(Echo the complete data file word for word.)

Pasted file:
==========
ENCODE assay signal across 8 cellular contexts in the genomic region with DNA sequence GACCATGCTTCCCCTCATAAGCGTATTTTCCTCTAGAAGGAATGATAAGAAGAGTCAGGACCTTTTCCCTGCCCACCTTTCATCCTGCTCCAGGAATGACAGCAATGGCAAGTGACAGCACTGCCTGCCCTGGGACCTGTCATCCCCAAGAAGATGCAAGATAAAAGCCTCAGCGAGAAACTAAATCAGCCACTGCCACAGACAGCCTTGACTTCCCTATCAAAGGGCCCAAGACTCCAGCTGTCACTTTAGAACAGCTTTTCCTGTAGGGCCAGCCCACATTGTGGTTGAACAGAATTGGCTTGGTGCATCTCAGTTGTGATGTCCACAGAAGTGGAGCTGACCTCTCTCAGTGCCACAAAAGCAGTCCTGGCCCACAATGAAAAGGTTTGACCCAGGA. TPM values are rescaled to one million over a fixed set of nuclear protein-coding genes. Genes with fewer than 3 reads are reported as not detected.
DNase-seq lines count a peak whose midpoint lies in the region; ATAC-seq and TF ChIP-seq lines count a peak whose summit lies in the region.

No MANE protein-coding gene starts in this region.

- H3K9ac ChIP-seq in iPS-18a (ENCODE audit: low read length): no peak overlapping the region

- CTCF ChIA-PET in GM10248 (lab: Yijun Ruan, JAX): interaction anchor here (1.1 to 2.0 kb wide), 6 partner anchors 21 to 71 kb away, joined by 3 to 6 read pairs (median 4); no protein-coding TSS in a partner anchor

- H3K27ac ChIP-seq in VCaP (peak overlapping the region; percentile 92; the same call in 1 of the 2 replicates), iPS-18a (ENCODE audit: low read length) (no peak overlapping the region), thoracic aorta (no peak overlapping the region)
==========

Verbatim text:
ENCODE assay signal across 8 cellular contexts in the genomic region with DNA sequence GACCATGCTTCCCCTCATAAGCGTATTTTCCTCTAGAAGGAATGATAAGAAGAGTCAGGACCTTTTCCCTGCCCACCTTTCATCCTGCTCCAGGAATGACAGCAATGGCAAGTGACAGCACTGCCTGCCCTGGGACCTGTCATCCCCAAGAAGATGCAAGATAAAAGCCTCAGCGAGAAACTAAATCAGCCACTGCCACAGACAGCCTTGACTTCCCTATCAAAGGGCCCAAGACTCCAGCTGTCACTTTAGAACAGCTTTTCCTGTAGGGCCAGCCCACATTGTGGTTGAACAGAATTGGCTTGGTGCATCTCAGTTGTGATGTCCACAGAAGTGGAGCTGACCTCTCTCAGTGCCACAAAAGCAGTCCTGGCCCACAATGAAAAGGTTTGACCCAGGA. TPM values are rescaled to one million over a fixed set of nuclear protein-coding genes. Genes with fewer than 3 reads are reported as not detected.
DNase-seq lines count a peak whose midpoint lies in the region; ATAC-seq and TF ChIP-seq lines count a peak whose summit lies in the region.

No MANE protein-coding gene starts in this region.

- H3K9ac ChIP-seq in iPS-18a (ENCODE audit: low read length): no peak overlapping the region

- CTCF ChIA-PET in GM10248 (lab: Yijun Ruan, JAX): interaction anchor here (1.1 to 2.0 kb wide), 6 partner anchors 21 to 71 kb away, joined by 3 to 6 read pairs (median 4); no protein-coding TSS in a partner anchor

- H3K27ac ChIP-seq in VCaP (peak overlapping the region; percentile 92; the same call in 1 of the 2 replicates), iPS-18a (ENCODE audit: low read length) (no peak overlapping the region), thoracic aorta (no peak overlapping the region)